Driving Feel & Performance

Given that I was driving a rental, the vehicle I have been driving is an automatic transmission.  My experience with sports cars in the past has mostly been with manual transmissions and I have to say that the experience in the Corvette was truly unusual.  I'm used to the additional control when driving high-power cars of having my own selection of the gearing.  This included when driving my former 662 HP Shelby and my current 435 HP Mustang GT.  I mention this as some of my feedback here could be my inexperience with high-powered automatic transmissions.

From a straight line, if you put the hammer to the floor you can feel the Corvette's 455 HP unleash.  The power delivery is quite smooth and the shifts are nice, firm, and quick.  You know that the power is there, and it does the best to keep it moving.  Wheel spin is very easy if you are not careful when rounding corners, far easier than on my Mustang.  Once arriving at your top speed, say for example stopping hard acceleration at the speed limit.  The Corvette will remain at VERY high revs for as much as 10-15 seconds before it moves to the cruising gear.  This did make re-application of power nice, however, was very unnerving for someone that doesn't often leave revs hanging high.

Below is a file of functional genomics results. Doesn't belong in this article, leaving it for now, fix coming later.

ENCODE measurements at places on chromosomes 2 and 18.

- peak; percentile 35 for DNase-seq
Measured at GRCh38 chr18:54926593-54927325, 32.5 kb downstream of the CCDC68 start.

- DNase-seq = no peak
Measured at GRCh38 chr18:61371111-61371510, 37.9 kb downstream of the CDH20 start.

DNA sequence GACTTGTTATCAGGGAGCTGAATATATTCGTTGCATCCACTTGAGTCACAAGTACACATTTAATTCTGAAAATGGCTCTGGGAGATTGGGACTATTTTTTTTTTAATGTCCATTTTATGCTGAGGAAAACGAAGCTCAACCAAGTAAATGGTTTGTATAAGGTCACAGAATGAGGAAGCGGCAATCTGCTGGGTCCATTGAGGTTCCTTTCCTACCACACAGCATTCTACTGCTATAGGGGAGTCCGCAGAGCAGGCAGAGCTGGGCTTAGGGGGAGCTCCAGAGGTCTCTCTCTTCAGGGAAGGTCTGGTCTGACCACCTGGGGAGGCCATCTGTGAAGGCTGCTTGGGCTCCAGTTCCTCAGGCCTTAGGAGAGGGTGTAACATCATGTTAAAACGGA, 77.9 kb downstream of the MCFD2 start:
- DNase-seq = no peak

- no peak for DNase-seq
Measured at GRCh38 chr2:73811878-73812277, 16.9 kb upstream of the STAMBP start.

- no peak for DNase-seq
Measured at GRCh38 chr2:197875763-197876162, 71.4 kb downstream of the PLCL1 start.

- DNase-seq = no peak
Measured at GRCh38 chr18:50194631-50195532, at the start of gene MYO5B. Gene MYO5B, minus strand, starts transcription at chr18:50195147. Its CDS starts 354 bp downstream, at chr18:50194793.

In town driving and punching it from a roll is where I really lost confidence with the automatic transmission.  If you were rolling at any speed the transmission would take a bit to find the "proper" gear, and when applying the power after that it would often loose power and lurch forward.  I did find that after driving it for a while that I was able to plan for this a bit and play with the pedal a bit to prevent this surge by applying, releasing, and then re-applying power.  

Manual shift mode was a major disappointment for me, I was hoping for something to give me that feeling of control back.  The response time from when you tell it to shift up and the completion of the action is VERY slow.  For example telling it to shift 1,000 RPM before red line in First, it wouldn't complete it before it hit the rev-limiter.  Under hard acceleration a lead-in of almost 1,500 RPM was needed to initiate the shift, and once done the shifts were not nearly as solid as when in truly automatic mode.  As such, I returned to automatic mode and enjoyed the ride.

The active exhaust was also an amazing feature.  Under hard acceleration baffles open and it gets nice and noisy.  Let off the gas and cruising on the freeway and it would quiet down. 

Overall Thoughts

I have had a great time driving the car.  The little extra power was apparent in comparison to my Mustang GT.  However, given that it still feels a bit cramped for me as well as the need to fall-in and climb out, I feel it doesn't have that same "Drive Everyday and Have Fun" sort of experience that I have with my Mustang.  Not that it is anything necessarily negative to the Corvette, just what I look for in a Sports Car.  The Corvette is sure a head turner, as I found most times I stopped places I would get asked questions about it.  Just like when I am driving my SlingShot around town.

tags: Vehicles